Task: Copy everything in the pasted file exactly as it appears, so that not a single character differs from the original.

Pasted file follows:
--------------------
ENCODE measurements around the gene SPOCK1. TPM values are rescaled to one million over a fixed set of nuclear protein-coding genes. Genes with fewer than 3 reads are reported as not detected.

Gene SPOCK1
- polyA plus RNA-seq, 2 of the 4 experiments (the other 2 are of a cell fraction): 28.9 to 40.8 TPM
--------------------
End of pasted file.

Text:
ENCODE measurements around the gene SPOCK1. TPM values are rescaled to one million over a fixed set of nuclear protein-coding genes. Genes with fewer than 3 reads are reported as not detected.

Gene SPOCK1
- polyA plus RNA-seq, 2 of the 4 experiments (the other 2 are of a cell fraction): 28.9 to 40.8 TPM